How Egypt’s Soccer Violence Fits Into its Political Unrest

New violence erupted Thursday in Cairo after a soccer riot killed scores of fans in Port Said. Ray Suarez and Matt Bradley of The Wall Street Journal explore how the distrust and anger among the country's police, soccer hooligans, political protesters and the military overlap and fit into Egypt's overall "unfinished revolution."

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    A short time ago, Ray Suarez talked with Wall Street Journal correspondent Matt Bradley in Cairo.


    Matt Bradley, welcome.

    Has last night's violence in Port Said trailed into the Egyptian capital? What's happening tonight on the streets of Cairo?

  • MATT BRADLEY, The Wall Street Journal:

    Well, we're seeing a pattern emerge.

    This is the third time that we've seen a lot of violence in the past couple of months directed at the police. So, right now, we're seeing a return to the street by mostly angry youths who are very upset with the police and they're somewhat disconnected from the political forces that have been dominating the protests so far in the past year.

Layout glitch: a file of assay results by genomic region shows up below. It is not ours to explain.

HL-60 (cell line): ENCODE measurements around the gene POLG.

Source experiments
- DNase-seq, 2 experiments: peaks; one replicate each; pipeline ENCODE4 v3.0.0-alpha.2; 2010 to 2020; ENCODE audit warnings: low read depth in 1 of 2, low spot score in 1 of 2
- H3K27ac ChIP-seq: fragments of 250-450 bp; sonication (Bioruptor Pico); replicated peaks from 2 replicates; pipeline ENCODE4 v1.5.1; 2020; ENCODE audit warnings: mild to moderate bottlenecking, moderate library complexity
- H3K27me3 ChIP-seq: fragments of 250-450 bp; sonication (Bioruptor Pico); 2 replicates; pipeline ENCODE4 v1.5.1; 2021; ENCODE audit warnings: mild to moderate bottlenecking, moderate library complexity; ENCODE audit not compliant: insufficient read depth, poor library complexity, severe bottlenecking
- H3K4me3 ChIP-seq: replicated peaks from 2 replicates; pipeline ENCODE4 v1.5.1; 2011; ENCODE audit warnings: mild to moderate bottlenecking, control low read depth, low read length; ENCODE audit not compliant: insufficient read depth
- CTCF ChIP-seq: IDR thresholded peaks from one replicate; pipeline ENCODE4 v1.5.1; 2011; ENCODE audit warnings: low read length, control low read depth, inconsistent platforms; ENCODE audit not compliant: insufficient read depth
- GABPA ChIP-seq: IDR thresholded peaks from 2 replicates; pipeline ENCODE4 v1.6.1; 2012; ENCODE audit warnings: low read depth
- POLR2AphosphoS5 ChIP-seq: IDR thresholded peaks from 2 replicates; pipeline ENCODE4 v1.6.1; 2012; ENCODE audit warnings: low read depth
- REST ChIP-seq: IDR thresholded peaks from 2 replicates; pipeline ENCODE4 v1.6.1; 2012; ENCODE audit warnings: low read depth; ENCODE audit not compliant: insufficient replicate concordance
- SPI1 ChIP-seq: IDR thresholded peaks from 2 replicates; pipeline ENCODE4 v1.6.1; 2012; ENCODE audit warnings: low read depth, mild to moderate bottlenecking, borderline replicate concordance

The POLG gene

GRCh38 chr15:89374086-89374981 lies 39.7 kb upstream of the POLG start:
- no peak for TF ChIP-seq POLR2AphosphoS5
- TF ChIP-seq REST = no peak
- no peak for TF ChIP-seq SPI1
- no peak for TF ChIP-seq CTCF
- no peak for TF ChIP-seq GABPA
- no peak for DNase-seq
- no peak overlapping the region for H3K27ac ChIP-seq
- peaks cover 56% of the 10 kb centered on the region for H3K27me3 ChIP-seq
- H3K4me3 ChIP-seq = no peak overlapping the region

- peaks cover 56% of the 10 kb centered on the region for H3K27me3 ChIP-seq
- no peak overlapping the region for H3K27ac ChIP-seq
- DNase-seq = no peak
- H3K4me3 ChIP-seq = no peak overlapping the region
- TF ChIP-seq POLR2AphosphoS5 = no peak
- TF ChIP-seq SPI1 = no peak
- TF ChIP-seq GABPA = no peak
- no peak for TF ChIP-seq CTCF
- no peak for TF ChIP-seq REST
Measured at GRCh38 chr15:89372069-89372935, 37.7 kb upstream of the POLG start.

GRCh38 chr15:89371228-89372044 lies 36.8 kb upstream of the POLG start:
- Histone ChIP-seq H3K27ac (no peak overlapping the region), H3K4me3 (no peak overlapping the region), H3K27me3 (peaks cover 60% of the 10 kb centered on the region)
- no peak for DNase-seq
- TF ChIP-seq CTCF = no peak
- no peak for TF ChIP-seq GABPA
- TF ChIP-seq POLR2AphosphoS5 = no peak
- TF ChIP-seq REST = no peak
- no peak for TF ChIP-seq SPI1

So, it's a little different now, though, because now we have a parliament that's sitting and that's kind of undergirding these demands for justice and for discipline to be taken upon the security forces, the minister of interior, and the prime minister.


    What's the connection between the violence on the soccer field that started last night and what you're seeing now on the streets of Egyptian cities?


    Well, essentially, the anger that is overflowing now on to the streets of Cairo comes from the fact that the Ultras, which are essentially what you call football hooligans in Britain or soccer hooligans in the United States, these Ultras feel that the military regime and the police didn't do enough to protect them when the — when other fans, opposing fans in the northern city of Port Said attacked the opposing bleachers.

    And, of course, we know that 74 people died, at least. And so the fallout and the anger really has to do with the negligence of the security forces and what they didn't do, rather than what they did do.


    Well, the world has long been familiar, sadly, with violence at soccer stadiums, from Latin America to Africa to Western Europe. But is this somehow different? Does this come with political overtones that perhaps those other incidents don't have?


    Well, this is different only really in the sense that — that Egypt is going through a very tumultuous political situation right now.